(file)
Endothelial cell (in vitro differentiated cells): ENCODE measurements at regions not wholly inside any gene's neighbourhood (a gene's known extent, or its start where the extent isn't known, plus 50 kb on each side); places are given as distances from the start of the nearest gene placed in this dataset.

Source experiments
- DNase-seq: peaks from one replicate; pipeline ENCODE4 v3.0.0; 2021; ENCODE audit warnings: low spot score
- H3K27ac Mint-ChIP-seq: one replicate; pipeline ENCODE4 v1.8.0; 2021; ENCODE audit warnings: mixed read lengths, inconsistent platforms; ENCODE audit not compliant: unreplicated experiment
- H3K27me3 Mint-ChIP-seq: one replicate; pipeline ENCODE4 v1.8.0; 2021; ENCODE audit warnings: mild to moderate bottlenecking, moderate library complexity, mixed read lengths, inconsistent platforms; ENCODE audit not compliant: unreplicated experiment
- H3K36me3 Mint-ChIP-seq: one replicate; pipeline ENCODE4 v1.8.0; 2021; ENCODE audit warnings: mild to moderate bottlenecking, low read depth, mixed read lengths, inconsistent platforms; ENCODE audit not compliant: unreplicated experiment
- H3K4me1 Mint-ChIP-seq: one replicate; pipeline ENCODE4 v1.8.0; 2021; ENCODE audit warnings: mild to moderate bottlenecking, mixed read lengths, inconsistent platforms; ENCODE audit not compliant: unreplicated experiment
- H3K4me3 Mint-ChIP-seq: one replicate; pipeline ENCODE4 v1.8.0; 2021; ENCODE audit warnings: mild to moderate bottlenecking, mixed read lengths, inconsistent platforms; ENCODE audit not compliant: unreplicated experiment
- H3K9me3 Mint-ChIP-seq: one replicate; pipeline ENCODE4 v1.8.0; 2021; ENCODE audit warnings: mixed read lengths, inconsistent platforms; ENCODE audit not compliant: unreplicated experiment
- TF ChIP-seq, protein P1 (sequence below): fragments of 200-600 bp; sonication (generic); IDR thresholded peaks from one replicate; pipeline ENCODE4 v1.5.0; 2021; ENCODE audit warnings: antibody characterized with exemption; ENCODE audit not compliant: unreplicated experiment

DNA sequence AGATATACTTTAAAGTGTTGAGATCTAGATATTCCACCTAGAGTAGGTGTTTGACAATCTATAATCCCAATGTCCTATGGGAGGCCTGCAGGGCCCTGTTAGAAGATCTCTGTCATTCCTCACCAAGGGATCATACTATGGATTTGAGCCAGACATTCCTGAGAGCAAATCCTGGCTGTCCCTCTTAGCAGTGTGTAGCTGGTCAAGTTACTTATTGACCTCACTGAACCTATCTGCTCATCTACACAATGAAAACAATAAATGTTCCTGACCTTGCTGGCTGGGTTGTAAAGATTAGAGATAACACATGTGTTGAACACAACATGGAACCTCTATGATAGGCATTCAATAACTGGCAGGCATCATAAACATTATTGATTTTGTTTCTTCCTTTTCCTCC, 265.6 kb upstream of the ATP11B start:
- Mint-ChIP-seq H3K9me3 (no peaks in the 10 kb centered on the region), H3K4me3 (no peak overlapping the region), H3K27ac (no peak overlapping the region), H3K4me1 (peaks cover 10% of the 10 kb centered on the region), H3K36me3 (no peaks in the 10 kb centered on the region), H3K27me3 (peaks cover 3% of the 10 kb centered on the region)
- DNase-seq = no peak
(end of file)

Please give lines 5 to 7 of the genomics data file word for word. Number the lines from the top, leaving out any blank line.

- H3K27me3 Mint-ChIP-seq: one replicate; pipeline ENCODE4 v1.8.0; 2021; ENCODE audit warnings: mild to moderate bottlenecking, moderate library complexity, mixed read lengths, inconsistent platforms; ENCODE audit not compliant: unreplicated experiment
- H3K36me3 Mint-ChIP-seq: one replicate; pipeline ENCODE4 v1.8.0; 2021; ENCODE audit warnings: mild to moderate bottlenecking, low read depth, mixed read lengths, inconsistent platforms; ENCODE audit not compliant: unreplicated experiment
- H3K4me1 Mint-ChIP-seq: one replicate; pipeline ENCODE4 v1.8.0; 2021; ENCODE audit warnings: mild to moderate bottlenecking, mixed read lengths, inconsistent platforms; ENCODE audit not compliant: unreplicated experiment